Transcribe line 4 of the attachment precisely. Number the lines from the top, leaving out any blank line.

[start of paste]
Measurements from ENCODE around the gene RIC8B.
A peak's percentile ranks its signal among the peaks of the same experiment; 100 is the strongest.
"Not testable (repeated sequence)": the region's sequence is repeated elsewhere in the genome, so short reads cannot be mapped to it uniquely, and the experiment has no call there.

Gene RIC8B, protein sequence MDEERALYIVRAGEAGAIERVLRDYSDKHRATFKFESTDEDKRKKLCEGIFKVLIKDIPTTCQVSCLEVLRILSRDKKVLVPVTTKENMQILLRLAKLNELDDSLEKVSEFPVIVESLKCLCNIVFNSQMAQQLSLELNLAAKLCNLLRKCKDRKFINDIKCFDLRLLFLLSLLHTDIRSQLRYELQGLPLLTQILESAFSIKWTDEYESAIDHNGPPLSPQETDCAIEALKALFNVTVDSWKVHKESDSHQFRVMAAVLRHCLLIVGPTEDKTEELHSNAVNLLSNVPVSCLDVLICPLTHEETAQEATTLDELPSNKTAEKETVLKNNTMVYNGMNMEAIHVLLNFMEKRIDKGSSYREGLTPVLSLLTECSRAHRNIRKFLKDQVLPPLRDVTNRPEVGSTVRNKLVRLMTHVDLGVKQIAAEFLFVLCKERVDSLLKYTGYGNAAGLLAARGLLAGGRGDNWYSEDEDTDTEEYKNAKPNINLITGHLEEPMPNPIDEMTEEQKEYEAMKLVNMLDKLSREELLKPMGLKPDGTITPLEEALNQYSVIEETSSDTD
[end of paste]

Gene RIC8B, protein sequence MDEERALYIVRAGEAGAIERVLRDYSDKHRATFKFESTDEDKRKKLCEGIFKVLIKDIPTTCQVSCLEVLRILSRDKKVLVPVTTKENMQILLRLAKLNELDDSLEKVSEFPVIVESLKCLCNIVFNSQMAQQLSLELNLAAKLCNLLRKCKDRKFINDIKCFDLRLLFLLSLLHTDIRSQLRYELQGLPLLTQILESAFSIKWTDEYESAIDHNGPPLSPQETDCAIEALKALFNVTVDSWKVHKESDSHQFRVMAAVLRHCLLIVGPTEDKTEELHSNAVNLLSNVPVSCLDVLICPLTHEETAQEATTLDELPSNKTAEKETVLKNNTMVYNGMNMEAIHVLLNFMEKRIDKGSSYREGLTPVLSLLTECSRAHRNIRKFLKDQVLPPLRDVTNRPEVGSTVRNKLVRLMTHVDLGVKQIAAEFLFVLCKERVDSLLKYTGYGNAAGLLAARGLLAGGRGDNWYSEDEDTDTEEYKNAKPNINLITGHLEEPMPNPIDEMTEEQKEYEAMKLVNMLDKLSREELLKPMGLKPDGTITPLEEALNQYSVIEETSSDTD